I'm proud of the new Arts centre that's being half built at Rushcliffe, the great facilities at Arnold Hill and the appointment of2 Drama teachers at Farnborough ( despite the fact that a building designed by a firm called "Inspired Spaces" did not include a Drama studio ). As a trust we've been clear. The Arts matter. They let people develop and shine in ways that Maths and English are unlikely to. Perhaps if they were encouraged more children would be less anxious.
The INSET Day
The third Trust INSET day will take place on Monday February 26th at Arnold Hill Academy. In the first year we focussed upon employability. It made sense given that one of the trust's strategic objectives is to develop the most employable young people in the country. The event was held at Farnborough. At the centre of the 2017 event was the challenge of preparing children for the new type of GCSEs. Remembering information had surged to the forefront of educational practice. Bit of a contradiction to the idea of preparing for the world of work in the age of Google- thanks Mr. Gove- but we need to do everything possible to enable pupils to get the best grades.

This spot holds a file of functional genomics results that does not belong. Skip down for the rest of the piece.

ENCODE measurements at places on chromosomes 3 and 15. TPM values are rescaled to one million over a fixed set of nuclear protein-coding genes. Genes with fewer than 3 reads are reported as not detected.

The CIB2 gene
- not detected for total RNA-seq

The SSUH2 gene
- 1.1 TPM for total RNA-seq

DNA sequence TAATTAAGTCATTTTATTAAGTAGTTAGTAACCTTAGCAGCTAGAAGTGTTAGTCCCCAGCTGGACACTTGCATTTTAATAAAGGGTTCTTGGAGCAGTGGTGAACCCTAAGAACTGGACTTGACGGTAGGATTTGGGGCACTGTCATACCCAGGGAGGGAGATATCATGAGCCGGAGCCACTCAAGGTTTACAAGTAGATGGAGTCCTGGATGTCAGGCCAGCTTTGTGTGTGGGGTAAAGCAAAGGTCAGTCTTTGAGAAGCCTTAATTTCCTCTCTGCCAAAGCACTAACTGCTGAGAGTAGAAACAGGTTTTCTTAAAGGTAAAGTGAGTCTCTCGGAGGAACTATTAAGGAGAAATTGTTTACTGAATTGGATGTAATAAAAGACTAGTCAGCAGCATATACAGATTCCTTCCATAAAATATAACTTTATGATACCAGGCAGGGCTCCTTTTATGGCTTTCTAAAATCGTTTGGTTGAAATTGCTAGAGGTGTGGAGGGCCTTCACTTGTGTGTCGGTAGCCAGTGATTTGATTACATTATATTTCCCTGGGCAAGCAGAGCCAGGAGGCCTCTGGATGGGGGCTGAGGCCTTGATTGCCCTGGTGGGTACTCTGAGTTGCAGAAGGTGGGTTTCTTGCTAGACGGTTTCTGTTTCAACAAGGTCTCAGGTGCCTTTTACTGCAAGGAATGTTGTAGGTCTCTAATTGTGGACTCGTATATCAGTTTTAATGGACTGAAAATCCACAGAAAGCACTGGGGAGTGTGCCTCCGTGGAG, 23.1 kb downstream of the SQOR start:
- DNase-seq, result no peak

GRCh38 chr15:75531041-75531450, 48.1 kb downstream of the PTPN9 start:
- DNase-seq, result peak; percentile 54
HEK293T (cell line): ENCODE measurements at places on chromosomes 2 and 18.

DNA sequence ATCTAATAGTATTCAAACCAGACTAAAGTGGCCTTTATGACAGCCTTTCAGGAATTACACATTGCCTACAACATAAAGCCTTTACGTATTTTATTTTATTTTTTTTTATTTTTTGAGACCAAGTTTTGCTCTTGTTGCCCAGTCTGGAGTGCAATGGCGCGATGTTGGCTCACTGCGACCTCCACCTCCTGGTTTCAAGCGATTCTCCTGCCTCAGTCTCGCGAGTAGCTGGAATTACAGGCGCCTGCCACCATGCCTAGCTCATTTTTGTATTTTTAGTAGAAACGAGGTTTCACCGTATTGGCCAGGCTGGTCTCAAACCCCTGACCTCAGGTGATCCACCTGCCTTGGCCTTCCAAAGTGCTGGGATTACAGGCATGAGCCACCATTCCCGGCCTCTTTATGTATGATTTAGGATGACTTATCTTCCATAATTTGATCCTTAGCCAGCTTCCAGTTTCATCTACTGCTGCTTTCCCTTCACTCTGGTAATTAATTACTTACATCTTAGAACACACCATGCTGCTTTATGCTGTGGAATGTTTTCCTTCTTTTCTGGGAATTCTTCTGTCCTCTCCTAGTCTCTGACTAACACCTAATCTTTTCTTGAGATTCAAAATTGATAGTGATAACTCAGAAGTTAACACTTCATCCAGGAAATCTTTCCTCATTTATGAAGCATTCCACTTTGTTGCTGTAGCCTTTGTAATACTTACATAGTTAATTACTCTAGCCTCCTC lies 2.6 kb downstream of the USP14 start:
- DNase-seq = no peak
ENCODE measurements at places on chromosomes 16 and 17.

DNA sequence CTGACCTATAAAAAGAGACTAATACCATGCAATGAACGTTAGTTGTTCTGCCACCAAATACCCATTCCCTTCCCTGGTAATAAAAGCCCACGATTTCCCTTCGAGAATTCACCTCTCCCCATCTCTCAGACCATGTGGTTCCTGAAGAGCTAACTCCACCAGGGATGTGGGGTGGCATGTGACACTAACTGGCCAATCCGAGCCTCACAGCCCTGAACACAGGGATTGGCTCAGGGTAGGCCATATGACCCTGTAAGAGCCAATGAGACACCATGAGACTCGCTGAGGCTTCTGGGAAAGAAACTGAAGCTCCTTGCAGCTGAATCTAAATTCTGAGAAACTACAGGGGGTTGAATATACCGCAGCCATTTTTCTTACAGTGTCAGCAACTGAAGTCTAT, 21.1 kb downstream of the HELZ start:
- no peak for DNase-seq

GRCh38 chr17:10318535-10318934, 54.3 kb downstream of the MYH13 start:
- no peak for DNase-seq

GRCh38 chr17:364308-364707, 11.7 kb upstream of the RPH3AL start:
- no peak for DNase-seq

Feedback from last year's event suggested that people with similar roles across the trust wanted more time together. That's what the 2018 INSET day will focus upon. After a brief input from me there will be whole range of opportunities to see what others have been up to and a chance share the best practice. You'll also be able to share problems and perhaps find solutions together.
We also plan to ensure the queues for lunch are shorter!